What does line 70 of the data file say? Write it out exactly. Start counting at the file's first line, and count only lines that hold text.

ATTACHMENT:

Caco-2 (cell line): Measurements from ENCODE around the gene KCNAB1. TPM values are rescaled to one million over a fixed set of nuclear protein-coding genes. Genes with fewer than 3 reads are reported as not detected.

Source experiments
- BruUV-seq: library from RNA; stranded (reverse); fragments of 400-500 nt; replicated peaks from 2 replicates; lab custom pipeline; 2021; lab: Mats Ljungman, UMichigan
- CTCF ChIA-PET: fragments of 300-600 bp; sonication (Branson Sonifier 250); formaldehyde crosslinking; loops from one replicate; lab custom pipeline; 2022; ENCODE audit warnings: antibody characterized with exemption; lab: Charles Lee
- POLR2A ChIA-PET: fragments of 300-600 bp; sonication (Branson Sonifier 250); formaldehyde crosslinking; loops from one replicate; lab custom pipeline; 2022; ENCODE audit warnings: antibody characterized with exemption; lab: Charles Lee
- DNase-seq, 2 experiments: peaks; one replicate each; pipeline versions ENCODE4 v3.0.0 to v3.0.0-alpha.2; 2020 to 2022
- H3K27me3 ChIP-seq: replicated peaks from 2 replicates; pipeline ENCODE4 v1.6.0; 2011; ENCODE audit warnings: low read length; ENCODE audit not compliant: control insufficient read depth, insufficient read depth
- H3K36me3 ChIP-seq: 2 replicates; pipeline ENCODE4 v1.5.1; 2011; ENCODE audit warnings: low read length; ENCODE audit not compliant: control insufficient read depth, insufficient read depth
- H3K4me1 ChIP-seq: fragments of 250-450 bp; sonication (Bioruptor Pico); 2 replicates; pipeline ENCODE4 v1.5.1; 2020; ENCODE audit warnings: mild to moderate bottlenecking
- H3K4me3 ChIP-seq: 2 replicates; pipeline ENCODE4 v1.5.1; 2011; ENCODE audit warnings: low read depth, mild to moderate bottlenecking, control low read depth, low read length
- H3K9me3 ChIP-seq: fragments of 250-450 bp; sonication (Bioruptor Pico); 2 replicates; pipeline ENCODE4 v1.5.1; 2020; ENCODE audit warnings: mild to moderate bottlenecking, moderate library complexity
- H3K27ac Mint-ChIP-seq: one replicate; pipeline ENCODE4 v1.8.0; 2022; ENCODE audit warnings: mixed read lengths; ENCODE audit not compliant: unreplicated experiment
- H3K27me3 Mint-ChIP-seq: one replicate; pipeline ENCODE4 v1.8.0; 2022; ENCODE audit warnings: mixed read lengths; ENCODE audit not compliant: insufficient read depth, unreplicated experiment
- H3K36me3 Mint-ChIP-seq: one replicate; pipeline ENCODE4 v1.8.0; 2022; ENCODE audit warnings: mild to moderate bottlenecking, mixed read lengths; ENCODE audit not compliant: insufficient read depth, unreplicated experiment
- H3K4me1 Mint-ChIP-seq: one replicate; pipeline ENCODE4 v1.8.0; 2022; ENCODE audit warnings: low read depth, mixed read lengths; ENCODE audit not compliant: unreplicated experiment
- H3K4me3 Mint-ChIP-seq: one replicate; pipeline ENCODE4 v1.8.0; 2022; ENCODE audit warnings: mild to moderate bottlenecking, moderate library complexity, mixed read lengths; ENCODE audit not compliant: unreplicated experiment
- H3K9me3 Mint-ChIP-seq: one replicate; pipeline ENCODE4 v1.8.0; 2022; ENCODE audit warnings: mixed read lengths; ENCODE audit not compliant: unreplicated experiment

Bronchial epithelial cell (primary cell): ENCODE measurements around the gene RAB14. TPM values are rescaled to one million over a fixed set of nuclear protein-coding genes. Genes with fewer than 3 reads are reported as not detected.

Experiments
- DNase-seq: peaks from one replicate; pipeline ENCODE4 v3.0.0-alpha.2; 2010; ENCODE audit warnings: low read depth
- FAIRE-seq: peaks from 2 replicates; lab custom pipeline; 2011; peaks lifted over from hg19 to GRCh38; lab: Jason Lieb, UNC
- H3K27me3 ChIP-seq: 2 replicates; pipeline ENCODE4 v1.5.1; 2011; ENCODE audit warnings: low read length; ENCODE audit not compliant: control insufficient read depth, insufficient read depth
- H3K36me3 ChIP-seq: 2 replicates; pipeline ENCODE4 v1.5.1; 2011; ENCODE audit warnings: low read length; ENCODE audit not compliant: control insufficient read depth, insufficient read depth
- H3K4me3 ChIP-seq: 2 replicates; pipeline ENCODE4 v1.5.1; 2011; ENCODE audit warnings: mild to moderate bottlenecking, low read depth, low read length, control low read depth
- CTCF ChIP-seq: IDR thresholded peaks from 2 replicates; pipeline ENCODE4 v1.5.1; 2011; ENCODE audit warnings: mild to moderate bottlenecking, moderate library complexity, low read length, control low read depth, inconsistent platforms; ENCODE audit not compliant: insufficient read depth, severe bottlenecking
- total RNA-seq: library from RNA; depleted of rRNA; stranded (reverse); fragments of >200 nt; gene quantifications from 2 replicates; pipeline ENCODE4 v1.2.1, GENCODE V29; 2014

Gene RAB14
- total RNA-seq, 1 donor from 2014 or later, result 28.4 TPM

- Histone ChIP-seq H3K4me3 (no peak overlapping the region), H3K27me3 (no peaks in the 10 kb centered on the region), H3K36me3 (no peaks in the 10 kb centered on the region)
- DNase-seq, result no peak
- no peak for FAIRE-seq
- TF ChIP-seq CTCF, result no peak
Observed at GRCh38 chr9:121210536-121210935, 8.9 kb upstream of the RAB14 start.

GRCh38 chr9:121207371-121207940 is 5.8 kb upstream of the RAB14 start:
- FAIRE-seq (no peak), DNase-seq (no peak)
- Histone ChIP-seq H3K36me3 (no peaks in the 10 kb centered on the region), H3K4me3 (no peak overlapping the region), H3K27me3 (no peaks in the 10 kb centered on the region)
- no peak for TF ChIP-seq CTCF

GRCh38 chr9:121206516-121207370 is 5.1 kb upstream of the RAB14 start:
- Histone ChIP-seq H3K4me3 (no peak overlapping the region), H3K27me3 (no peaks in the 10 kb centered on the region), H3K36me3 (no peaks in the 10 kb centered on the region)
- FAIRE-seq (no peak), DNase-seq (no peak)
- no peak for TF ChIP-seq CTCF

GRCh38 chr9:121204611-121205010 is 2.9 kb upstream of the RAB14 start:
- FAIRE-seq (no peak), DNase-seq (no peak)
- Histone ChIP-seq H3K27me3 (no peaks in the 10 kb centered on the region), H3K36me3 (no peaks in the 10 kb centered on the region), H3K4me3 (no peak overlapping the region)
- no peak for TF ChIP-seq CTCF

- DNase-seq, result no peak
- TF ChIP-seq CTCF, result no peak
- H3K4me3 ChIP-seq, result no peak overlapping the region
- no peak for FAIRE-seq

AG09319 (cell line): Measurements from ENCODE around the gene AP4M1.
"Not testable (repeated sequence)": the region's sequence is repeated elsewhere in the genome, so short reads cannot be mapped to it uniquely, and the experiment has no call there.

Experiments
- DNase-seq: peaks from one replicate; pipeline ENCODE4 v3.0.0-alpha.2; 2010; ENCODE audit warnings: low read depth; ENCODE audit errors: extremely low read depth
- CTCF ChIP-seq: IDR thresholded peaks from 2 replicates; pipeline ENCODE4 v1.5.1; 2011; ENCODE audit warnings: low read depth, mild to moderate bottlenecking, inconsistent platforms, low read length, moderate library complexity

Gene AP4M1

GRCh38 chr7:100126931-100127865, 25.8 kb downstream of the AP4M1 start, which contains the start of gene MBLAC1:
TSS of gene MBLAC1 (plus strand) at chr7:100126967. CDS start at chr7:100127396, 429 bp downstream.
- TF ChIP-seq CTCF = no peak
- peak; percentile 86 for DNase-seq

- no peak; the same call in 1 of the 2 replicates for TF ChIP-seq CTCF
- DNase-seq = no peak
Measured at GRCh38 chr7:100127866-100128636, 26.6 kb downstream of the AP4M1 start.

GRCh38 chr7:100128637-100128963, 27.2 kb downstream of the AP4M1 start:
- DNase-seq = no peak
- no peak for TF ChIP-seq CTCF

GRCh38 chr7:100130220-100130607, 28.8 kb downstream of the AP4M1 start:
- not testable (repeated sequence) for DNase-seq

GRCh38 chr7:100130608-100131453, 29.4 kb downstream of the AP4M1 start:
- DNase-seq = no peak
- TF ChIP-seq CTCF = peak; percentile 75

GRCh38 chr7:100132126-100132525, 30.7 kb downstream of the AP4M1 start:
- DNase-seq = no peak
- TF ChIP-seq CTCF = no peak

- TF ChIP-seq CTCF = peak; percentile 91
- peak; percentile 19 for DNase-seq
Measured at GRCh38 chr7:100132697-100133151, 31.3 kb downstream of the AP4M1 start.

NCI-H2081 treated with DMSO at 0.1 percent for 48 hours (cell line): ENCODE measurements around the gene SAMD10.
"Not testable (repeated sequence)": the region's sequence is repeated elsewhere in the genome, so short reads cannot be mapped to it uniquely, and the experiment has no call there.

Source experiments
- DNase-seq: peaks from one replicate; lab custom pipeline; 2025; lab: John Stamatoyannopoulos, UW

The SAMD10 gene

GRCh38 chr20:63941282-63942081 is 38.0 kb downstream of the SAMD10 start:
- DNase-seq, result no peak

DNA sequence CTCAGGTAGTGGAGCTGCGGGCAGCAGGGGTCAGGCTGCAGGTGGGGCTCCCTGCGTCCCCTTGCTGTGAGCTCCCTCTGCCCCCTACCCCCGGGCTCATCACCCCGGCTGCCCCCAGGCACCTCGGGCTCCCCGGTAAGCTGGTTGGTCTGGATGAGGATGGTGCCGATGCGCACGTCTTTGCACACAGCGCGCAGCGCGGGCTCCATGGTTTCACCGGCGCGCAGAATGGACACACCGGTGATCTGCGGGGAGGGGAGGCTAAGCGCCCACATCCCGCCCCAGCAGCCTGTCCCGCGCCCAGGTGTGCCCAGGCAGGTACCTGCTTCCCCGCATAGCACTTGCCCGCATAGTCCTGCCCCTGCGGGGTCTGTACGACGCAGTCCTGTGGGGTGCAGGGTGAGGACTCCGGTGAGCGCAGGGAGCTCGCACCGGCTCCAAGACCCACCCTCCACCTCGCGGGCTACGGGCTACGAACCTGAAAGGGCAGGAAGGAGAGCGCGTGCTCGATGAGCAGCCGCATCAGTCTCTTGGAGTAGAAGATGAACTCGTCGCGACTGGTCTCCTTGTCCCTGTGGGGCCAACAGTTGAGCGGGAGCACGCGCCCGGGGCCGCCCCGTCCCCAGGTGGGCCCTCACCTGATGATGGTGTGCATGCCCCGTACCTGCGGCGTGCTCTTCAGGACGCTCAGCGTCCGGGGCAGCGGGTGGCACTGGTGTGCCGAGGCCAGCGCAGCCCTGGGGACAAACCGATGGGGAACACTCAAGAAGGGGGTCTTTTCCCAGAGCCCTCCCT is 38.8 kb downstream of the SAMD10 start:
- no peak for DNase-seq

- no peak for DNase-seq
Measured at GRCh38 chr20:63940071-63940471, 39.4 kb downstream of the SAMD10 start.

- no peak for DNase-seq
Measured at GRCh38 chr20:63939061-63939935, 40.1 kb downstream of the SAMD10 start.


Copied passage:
- TF ChIP-seq CTCF = peak; percentile 75